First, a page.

It’s more than that, but the most obvious reading is that “Hugo bait” is a parody of the short stories that tend to be nominated for Hugo Awards. In fact, there are some allusions and references to this year’s finalists, most notably, The City born great (e.g. the idea of the protagonist being a homeless boy under the tutelage of a weird gay man,) “A first in permutations…, and Our Talons can Crush Galaxies:

“A bright spark of hope -so alien and fiery- bloomed in your heart. You crushed it as you would as an insect or a galaxy.”

The story is windy, smug, nihilistic, drenched in misery porn and clogged with sentimental solipsism, with barely any real plot, and with a “God-like” protagonist with more emotional problems than a 16-year-old social-media-addicted teenager. Naturally, this makes it the more Hugo-worthy story of this year.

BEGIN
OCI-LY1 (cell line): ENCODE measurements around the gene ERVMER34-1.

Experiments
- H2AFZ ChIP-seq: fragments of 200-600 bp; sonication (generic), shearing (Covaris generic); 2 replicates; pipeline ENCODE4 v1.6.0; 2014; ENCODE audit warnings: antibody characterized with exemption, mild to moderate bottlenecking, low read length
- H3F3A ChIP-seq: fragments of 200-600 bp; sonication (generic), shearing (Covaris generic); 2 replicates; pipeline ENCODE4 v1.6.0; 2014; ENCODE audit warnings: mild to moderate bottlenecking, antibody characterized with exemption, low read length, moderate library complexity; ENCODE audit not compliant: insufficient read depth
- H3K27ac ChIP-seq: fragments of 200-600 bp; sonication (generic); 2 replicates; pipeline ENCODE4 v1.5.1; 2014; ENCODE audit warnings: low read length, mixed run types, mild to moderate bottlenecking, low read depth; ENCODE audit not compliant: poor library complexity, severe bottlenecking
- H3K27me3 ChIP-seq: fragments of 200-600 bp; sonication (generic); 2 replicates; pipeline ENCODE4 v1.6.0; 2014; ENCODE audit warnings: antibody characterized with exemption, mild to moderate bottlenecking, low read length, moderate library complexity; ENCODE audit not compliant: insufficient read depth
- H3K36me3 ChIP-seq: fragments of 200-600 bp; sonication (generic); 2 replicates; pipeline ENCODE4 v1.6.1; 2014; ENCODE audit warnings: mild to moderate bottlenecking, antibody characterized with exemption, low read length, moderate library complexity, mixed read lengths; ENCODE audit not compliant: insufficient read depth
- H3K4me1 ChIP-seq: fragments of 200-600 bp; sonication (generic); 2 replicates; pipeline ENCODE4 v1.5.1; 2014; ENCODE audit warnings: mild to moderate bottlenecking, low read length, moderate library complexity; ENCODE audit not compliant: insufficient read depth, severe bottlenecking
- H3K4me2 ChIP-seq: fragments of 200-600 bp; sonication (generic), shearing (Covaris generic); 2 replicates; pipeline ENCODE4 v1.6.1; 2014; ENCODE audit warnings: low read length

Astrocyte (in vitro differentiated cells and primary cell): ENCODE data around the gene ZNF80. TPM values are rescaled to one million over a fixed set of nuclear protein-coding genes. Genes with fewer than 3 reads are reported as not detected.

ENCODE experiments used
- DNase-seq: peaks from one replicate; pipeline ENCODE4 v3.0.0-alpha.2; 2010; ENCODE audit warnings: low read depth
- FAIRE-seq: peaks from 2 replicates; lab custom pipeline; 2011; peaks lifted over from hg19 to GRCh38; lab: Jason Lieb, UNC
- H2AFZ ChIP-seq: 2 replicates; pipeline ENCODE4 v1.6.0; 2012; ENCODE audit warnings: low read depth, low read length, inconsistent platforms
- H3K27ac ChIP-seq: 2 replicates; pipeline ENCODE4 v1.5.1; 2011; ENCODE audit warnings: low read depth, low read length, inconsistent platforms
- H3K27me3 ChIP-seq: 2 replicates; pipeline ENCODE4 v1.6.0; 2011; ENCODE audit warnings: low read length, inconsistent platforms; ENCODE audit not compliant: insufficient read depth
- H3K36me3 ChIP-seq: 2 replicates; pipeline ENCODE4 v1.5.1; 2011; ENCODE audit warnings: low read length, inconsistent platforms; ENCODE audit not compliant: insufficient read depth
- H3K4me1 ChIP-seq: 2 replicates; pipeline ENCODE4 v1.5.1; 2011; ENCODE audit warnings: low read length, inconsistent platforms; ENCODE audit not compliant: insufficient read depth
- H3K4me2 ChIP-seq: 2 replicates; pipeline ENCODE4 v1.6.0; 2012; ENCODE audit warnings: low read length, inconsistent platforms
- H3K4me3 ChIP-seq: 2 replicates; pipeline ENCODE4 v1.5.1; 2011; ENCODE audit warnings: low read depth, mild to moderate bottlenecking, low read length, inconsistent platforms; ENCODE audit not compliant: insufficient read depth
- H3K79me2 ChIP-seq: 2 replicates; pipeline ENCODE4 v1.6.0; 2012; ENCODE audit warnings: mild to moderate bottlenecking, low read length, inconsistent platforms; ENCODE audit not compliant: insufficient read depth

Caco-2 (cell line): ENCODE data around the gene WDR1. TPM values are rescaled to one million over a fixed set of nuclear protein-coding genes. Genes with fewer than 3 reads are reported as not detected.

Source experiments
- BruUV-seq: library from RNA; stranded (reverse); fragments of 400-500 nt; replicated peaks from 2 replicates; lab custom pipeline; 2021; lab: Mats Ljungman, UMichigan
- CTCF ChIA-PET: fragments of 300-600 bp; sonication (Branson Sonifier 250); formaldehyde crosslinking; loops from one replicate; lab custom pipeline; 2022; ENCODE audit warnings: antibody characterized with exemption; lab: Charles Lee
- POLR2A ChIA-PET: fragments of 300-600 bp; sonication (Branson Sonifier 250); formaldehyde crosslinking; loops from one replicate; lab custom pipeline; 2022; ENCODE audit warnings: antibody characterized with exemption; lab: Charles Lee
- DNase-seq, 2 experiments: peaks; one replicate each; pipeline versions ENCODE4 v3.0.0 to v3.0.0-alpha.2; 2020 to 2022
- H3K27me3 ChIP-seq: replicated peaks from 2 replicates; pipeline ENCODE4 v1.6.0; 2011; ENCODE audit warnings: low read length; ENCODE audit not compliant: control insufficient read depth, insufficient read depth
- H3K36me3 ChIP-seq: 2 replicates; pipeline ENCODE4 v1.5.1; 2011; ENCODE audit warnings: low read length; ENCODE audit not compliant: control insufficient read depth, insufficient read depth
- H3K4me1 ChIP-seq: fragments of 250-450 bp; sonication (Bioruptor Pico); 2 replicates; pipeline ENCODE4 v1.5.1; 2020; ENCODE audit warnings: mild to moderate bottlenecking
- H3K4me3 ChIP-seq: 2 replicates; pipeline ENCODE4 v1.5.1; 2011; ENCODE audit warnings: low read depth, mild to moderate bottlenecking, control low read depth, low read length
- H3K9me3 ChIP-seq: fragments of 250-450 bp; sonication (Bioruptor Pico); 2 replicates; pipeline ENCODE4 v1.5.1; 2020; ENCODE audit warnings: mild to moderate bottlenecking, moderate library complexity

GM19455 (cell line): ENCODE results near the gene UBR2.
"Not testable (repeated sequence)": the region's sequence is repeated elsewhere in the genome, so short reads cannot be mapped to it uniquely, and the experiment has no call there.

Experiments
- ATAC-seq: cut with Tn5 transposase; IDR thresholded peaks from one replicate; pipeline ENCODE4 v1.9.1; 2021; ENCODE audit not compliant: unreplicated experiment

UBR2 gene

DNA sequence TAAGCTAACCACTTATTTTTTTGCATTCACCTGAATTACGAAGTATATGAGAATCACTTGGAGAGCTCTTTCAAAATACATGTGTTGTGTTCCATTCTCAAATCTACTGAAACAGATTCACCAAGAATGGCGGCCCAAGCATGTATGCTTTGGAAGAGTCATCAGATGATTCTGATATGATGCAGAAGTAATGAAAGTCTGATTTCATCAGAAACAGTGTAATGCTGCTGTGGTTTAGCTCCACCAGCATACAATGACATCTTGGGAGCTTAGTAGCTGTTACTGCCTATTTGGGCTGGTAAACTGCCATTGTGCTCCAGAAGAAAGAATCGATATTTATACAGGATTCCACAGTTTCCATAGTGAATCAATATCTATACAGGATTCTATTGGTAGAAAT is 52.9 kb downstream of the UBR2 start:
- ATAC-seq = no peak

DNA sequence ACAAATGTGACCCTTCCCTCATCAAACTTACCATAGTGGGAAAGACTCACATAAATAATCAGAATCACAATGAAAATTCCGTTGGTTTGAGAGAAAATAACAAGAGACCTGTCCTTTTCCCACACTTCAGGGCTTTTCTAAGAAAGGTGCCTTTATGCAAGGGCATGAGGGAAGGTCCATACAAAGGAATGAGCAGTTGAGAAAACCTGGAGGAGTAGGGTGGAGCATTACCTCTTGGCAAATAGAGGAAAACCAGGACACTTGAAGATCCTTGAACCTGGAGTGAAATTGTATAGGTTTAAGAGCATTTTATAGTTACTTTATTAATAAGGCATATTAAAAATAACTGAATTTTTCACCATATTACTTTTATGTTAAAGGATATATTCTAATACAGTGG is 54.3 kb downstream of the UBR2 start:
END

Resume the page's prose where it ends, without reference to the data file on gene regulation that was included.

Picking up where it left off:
The protagonist, Hugo, is a mysterious and god-like alien —but who happens to look, think, and behave exactly like a human— who always forgets to use those hinted powers, a theme that appeared repeatedly in the other Hugo finalists.  Meanwhile, the narrator has a strong affinity for overwrought sentences and nonsensical but poetic descriptions, with adjectives and nouns appended together with the sole purpose of giving the impression of lyricism and emotional depth:

“You were born in a maelstrom of fire and thunder that shook the foundations of the earth.”

What does that even mean? Who knows, but it’s deep, fiery, and powerful and, therefore, great.

It’s notable that, in my first reading, I was so engrossed by this thing that I failed to realize it was written using a second person narrator. That’s the first time that has ever happened. It’s a great choice, though, because any sophisticated writer knows that 3rd or 1st person narrators are for chumps, rednecks, and fascists. Only a second-person narrator can transmit the never-ending waves of smug arrogance, ennui, and narcissism that elevate vulgar sci-fi into Art.